Jailers watched as man arrested for unpaid traffic fine dies naked on cell floor

Jails get money from the state for every inmate, calculated for every hour the inmate spends there, just like schools.

Traffic schools make money from the state for every attendee; and in many states like it is here in Texas, traffic schools are privately held companies.

Many police departments have citation quotas, if not dollar amount bottom lines that need to be achieved monthly or their revenue tanks and they don’t get to buy more tanks.

You see where this is going…

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These quotas are completely illegal. To the point where anyone instigating them technically can be indicted on major charges of corruption. If you know of any police department with a quota system, you need to call the ACLU immediately and furnish any evidence you have to them.


Which they learned was okay over the past decade and a half of the war on terror from our own federal government… the Feds did shit like this, they reason, so why can’t we?

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It doesn’t have to be written. Every department gets a report on ticket revenue if not weekly then biweekly. The rest is wink wink nudge nudge but do you think an officer is going to say no to superiors suggesting they are not fulfilling certain fiduciary obligations?

Adrian Schoolcraft was one of those rare, heck nearly mythological, “good cops” who put his money where his mouth is. He recorded the illegal orders of his superiors, and he recorded them when they chewed him out for his “not making the cut”. He was put on foot patrol as “punishment” for not making enough arrests and not writing enough tickets. Eventually the pressure got to him so badly that he had somatic symptoms.

The police department including the commissioner then tried to have him committed once they figured out that he gathered all this evidence.

It was a debacle. And he’s lucky nobody on the force decided to try and have him killed.

Good cops have no reward other than the knowledge that they are serving their country. Bad cops have the wonderful and exclusive rewards of favoritism, not being harassed by their coworkers, and the material benefits of just going ahead and taking people’s shit then intimidating or arresting them when they complain.

What I’m saying is, you’re better off tattling to not-the-governement in any situation of police misconduct, because the ACLU is much better at weeding out police corruption than the police or any governmental agency.

The story of Adrian Schoolcraft is proof that the “thin blue line” is made out of the blood of civilians.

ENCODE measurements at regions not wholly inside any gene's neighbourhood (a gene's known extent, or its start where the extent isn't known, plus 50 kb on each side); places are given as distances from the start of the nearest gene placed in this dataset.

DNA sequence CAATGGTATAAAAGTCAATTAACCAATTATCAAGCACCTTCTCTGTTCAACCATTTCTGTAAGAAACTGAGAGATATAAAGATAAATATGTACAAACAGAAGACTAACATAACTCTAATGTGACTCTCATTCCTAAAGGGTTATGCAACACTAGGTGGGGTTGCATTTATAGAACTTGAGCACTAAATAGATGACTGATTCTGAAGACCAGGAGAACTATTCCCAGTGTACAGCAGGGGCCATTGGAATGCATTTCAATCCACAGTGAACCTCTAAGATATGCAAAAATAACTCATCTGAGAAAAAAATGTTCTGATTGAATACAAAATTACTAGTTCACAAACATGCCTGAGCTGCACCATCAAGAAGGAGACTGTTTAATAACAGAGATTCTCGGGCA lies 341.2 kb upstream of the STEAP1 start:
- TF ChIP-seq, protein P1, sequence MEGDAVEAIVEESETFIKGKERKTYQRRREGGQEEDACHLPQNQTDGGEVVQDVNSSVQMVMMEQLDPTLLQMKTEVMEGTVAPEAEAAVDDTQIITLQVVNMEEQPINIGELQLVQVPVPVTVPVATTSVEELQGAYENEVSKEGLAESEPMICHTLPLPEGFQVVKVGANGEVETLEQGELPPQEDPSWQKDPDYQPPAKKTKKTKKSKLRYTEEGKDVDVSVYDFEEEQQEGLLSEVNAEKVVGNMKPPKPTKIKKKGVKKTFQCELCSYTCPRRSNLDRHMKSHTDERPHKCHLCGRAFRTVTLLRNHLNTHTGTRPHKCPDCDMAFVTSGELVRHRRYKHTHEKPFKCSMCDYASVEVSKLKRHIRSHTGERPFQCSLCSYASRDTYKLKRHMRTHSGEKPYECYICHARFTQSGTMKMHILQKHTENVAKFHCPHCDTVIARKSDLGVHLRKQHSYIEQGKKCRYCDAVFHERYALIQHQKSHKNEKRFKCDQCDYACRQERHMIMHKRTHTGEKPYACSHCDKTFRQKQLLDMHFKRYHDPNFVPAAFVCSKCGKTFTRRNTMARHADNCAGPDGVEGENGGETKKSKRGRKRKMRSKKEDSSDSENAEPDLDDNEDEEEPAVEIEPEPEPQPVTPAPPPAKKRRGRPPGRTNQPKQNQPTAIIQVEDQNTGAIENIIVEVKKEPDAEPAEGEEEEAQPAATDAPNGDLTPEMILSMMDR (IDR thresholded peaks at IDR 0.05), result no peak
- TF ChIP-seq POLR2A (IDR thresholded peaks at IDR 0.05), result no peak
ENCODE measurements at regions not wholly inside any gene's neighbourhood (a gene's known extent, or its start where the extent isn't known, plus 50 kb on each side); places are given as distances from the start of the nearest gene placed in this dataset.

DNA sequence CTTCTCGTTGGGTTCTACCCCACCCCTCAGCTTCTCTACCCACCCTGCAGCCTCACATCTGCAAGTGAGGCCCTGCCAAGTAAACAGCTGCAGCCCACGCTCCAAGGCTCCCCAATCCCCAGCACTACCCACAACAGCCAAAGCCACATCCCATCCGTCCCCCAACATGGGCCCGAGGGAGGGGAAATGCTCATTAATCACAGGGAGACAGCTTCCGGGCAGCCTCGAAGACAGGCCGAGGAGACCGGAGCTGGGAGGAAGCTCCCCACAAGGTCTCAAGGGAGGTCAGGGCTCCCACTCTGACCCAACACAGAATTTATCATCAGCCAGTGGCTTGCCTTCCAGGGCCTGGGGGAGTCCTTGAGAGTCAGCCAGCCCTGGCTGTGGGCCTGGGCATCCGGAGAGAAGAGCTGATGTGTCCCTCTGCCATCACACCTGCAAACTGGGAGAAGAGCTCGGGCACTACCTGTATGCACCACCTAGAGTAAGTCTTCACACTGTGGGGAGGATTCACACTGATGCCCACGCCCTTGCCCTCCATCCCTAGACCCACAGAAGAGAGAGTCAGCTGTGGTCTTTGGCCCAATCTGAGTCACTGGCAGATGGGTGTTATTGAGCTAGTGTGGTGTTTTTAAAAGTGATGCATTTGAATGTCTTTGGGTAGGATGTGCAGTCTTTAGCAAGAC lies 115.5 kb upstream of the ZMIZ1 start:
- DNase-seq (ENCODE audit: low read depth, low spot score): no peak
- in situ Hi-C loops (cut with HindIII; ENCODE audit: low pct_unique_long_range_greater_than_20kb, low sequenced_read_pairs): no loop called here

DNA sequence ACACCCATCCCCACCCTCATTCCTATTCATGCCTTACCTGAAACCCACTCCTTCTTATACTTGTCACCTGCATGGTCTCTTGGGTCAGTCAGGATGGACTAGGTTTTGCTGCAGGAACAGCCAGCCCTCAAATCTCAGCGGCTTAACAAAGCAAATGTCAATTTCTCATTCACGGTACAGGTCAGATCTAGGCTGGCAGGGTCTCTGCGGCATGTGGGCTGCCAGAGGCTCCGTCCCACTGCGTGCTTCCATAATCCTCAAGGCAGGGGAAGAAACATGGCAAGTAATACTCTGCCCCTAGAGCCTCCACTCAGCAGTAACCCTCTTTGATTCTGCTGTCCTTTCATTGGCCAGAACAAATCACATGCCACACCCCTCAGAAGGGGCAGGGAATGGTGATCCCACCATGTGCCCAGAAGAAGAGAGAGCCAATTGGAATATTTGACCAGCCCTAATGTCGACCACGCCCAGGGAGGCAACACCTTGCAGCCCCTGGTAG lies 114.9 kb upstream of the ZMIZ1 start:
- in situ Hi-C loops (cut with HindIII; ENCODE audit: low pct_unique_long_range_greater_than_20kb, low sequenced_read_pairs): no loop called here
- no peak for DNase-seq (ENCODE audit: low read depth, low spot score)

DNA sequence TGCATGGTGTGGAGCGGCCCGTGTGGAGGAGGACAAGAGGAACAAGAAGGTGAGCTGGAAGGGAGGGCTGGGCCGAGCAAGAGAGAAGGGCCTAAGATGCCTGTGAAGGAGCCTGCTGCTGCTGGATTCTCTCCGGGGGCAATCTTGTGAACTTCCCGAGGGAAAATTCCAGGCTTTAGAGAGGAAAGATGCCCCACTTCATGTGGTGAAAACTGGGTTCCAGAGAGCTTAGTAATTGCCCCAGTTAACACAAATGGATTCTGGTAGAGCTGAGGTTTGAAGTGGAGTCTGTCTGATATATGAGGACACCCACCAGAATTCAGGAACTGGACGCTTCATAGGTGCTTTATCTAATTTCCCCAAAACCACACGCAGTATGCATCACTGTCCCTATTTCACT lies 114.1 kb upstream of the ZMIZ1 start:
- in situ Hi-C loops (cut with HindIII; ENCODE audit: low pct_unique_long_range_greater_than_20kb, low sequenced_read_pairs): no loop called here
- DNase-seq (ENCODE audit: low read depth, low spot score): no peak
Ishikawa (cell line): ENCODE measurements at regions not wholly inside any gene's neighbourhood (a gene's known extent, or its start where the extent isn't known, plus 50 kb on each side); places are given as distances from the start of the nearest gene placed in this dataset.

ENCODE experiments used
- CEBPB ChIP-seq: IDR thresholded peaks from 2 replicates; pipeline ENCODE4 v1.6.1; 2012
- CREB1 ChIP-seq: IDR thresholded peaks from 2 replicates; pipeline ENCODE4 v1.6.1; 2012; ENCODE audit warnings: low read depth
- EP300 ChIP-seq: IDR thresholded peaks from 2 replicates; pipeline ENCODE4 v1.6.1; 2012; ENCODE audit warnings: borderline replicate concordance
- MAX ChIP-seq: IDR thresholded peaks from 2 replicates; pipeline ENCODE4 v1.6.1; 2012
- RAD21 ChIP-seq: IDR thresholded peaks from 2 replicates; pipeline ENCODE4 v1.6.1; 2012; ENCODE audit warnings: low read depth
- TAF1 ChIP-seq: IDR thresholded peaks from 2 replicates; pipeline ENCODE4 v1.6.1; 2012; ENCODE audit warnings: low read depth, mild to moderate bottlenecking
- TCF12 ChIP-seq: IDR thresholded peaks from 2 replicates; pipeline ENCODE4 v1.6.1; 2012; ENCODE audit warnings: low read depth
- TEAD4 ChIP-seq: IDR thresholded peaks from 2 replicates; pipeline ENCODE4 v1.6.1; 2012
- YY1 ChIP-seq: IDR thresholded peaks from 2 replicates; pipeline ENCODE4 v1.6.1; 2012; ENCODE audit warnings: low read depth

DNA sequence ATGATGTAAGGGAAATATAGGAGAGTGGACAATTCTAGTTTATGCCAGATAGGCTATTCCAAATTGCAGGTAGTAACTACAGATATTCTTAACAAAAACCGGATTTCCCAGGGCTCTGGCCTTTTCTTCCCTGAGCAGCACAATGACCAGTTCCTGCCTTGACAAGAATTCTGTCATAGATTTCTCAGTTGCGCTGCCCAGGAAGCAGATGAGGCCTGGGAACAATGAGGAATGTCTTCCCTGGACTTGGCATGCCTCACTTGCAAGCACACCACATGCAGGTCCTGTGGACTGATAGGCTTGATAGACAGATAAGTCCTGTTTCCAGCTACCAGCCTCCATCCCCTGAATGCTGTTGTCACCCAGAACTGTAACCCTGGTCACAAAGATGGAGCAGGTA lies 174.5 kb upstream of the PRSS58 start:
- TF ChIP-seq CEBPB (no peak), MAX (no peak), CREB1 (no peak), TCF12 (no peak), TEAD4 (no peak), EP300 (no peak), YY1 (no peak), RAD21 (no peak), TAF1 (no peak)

He was NOT addicted to drugs as the imbecilic author states. He was on a prescription medication - Klonopin - for panic attacks and anxiety.

Just because it’s a prescribed drug doesn’t mean that you can’t develop a dependence to it. I was prescribed methylphenidate for a decade, and recently managed to get off it. The withdrawal is horrible, painful even, and has left me feeling exhausted for the last few months since I got off the stuff.

Klonopin is worse in terms of withdrawal. Sudden total cessation can lead to fatal seizures and brain damage.

In anycase, I’m 99.999% certain that @frauenfelder wasn’t indicating drug addiction or dependence as a justification for the way the deceased was treated. Instead it just shows one more callous failure of the police to treat humans humanely. They dehydrated the guy to death while he was also dying of withdrawal syndrome. You can’t treat a lab animal like that, much less a human being.


Honest question: who’s in charge of watching how prisoners are treated in the USA?


Amnesty International?


Prisoners of war are protected by the Geneva convention, monitored by the ICRC; normal prisons are a domestic function and therefore not part of the international law. So it seems you (as in US society) are on your own.

I’m not aware of international treaties covering the rights of prison inmates, except the ECHR with the possibility to call the ECtHR.

eta: sorry, way too many abbreviations…
ICRC - International Committee of the Red Cross
ECHR - European Convention on Human Rights
ECtHR - European Court of Human Rights

Considering recent events, I’d assumed America isn’t a signatory of the Geneva Convention…

The US government was very creative to simulate Geneva Convention compliance (the new category of unlawful combatans, CIA’s black sites, …).

The Geneva Convention only protects enemy soldiers. So you can’t use pepper spray in a war, because it violates the conventions. But whether you use pepper spray on your own populace is decided by your own domestic laws.

This video is horrific. The newscaster mentions at the end that the dead man’s brother had an ordeal that ended with him being hospitalised. This incident is, therefore, not entirely isolated.

My understanding was that debtor’s prisons were illegal in the US, meaning you cannot jail a person for being unable to pay a fine. (Let alone let the person die by refusing them medication…)

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